In the coming weeks, people in Prague will have a unique opportunity to sample traditional dishes and delicacies from South Korea – thanks to an event organized by the country’s embassy. At its launch in a Prague hotel, Radio Prague spoke to the Ambassador of the Republic of Korea to the Czech Republic Gabriel OH and first asked him whether Czechs have many opportunities to try Korean food in restaurants or buy the necessary ingredients.
“There are about fifteen Korean restaurants in Prague and in Ostrava – especially in Ostrava where the Huyndai Motor Company is located – and there are three Korean grocery shops in Prague. And then you may also buy Korean food ingredients in Tesco and Makro as well.”
Turning to Czech cuisine, Czech food is known to be rather heavy and stodgy. But still, do you have a favourite Czech dish?
“Oh, yes. I find that Czech dishes are rather similar to Korean ones so Korean tourists really enjoy Czech food. I personally like to eat pork knee and duck leg. I love it!”
You’ve already mentioned the Hyundai plant in Nošovice. Also there is an extensive student exchange between our two countries; a few years ago, a Korean TV series was shot in Prague, but there is certainly more to the two countries’ bilateral relations…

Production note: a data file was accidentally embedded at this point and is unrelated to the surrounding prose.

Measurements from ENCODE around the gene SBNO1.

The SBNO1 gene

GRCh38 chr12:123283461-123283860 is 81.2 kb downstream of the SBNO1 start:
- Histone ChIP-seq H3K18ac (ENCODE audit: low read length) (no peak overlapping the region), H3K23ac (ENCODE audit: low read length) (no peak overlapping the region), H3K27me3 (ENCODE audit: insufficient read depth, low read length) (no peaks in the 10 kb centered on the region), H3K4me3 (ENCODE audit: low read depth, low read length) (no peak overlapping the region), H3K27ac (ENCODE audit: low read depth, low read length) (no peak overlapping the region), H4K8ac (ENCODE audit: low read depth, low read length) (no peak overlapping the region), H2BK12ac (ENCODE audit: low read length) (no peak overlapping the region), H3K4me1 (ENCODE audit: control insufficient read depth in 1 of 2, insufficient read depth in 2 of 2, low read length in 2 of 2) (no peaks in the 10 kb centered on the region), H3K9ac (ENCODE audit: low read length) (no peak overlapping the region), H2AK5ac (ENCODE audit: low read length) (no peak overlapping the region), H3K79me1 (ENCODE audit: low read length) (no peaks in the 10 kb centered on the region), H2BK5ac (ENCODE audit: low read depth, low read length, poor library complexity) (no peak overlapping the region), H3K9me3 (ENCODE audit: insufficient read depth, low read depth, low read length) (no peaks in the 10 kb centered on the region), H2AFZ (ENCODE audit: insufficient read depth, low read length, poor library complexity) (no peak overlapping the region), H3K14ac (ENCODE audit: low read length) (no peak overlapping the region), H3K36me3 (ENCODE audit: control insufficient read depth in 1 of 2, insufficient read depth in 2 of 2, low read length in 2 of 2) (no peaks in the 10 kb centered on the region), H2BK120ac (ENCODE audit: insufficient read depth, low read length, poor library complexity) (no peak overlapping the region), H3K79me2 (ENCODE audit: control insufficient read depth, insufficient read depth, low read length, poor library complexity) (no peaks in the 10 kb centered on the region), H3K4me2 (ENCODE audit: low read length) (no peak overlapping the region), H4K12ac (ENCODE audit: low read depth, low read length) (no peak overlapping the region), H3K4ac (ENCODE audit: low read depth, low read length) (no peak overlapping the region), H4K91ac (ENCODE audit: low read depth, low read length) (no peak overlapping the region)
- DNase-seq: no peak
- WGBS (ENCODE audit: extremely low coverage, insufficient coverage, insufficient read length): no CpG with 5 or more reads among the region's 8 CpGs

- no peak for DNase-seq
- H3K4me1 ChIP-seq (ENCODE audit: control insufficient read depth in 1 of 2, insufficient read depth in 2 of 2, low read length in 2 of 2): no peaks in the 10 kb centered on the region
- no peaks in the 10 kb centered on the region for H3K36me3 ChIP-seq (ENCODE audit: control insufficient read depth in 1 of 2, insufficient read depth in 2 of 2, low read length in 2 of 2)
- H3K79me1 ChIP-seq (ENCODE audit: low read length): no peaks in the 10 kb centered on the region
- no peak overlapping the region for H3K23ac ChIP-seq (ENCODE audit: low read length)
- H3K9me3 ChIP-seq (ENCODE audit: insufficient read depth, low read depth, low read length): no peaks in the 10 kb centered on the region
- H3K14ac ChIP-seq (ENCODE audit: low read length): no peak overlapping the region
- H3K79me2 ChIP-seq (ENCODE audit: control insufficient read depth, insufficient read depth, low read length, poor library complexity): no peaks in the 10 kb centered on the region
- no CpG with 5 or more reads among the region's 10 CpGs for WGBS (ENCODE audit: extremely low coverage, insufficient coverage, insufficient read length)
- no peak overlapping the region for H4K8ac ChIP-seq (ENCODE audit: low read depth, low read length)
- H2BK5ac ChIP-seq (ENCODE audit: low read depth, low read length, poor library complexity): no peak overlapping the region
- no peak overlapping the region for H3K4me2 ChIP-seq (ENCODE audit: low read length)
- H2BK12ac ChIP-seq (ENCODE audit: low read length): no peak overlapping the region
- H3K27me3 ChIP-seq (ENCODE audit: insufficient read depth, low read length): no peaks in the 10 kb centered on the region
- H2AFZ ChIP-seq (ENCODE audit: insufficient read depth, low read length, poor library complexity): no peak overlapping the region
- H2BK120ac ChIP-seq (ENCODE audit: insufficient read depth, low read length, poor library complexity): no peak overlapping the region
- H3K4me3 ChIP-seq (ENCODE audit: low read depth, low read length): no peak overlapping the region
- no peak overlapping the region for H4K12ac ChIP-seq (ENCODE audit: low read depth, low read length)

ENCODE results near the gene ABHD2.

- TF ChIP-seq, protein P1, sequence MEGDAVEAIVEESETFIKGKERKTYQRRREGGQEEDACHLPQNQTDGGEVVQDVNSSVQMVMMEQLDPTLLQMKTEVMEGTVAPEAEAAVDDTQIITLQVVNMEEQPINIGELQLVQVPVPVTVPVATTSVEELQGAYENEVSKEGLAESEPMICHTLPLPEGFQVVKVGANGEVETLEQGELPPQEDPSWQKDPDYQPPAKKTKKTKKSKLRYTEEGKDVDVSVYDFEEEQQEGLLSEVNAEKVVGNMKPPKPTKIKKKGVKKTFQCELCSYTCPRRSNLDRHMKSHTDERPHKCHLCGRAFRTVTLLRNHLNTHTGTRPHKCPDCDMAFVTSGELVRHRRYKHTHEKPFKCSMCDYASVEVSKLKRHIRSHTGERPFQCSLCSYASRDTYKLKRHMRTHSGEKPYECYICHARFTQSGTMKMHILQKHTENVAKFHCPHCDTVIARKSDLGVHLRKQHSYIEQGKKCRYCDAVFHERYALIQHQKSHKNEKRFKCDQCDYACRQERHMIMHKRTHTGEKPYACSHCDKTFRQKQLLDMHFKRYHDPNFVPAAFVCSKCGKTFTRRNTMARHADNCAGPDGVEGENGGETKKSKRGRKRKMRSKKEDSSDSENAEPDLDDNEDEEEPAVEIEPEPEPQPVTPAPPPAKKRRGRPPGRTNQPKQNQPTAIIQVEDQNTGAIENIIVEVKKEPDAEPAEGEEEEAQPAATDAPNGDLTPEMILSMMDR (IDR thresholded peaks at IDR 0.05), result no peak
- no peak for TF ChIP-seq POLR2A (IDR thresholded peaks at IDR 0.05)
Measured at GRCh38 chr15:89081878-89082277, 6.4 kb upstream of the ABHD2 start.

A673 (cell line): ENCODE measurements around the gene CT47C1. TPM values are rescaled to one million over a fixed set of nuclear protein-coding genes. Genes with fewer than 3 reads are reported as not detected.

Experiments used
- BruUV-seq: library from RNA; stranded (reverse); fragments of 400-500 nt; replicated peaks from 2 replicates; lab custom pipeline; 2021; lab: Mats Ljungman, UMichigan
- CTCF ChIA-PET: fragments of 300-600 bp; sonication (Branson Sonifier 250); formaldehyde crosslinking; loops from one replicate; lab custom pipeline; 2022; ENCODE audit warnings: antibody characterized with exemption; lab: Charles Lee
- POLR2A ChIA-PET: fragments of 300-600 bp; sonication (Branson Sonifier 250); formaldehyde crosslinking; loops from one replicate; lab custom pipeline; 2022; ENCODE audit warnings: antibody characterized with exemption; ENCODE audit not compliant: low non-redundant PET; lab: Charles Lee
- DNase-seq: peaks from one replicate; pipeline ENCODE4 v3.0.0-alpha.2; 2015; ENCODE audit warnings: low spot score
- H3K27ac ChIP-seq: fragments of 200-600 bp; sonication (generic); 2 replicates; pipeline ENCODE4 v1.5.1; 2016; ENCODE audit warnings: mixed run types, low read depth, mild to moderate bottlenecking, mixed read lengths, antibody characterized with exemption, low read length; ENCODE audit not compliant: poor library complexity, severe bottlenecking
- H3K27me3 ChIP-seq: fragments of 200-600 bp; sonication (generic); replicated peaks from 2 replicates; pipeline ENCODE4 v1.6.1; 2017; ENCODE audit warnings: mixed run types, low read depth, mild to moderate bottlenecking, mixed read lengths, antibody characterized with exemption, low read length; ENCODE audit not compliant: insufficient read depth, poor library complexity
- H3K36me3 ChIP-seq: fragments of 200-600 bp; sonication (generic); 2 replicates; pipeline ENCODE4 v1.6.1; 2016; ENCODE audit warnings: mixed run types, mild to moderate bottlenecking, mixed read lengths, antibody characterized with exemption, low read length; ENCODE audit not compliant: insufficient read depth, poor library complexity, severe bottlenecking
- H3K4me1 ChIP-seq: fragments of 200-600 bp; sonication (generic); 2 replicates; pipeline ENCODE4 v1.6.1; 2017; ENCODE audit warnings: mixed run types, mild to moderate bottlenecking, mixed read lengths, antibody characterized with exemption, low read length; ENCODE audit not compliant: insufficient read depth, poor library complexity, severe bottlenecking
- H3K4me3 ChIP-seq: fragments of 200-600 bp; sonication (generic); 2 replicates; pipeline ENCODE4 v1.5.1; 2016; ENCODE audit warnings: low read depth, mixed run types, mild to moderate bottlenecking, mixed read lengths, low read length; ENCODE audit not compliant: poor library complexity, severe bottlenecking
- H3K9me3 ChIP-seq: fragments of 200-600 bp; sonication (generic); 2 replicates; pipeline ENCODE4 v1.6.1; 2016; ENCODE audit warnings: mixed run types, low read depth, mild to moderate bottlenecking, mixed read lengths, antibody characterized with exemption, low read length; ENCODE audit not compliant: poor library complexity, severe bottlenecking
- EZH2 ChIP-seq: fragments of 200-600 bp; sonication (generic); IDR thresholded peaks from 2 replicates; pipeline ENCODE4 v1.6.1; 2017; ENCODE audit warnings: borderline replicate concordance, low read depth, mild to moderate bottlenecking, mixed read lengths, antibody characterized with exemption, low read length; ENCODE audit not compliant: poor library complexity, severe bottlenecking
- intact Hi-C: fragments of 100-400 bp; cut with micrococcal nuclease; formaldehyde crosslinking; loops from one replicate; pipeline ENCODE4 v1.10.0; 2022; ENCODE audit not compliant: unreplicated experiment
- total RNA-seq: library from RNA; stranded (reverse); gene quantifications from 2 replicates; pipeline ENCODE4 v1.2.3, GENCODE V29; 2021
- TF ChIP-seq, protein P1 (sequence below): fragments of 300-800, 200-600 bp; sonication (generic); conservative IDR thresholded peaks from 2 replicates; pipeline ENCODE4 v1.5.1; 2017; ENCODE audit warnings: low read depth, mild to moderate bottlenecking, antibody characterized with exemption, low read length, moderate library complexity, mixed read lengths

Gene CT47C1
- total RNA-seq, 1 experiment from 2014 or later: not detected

“Yes, we had a Korean drama called ‘Lovers of Prague’ which was filmed here and shown with twenty episodes. Many Koreans watched it on TV and they like to come here to Prague to see with their own eyes the beauty of Prague. So now, I think, a little over 100,000 Koreans come here as tourists every year. Before they used to come only to Prague but lately they visit Český Krumlov and also Karlovy Vary and other beautiful places in the countryside.”
Do they also come to the Czech Republic to do business?
“Of course, since they are here and find it interesting, some of them seem to seek opportunities to do business in the Czech Republic.”
Having mentioned Huyndai and its suppliers, are other Korean companies interested in investing in the Czech Republic?
“Yes, there are many Korean companies which are interested in investing in the Czech Republic because your government is promoting investment, especially in the IT and service areas so Korean companies in those areas are also interested in investing.”
I would say that many Czechs know more about South Korean consumer electronics than they do about the country’s history and culture. Is there a cultural exchange between our two countries?
“Of course, Czech music, including the Czech Philharmonic Orchestra and opera is very popular in Korea. On the other hand, for example the Seoul Philharmonic Orchestra came here last year and also a Korean modern art exhibition or Ahae’s photograph exhibition were held at Veletržní palace. And lately Korean pop music, they call it K-pop, is very popular among young Czechs, mostly Czech girls through internet. I heard there are about a thousand fans who almost every day listen to K-pop music through earphones.”
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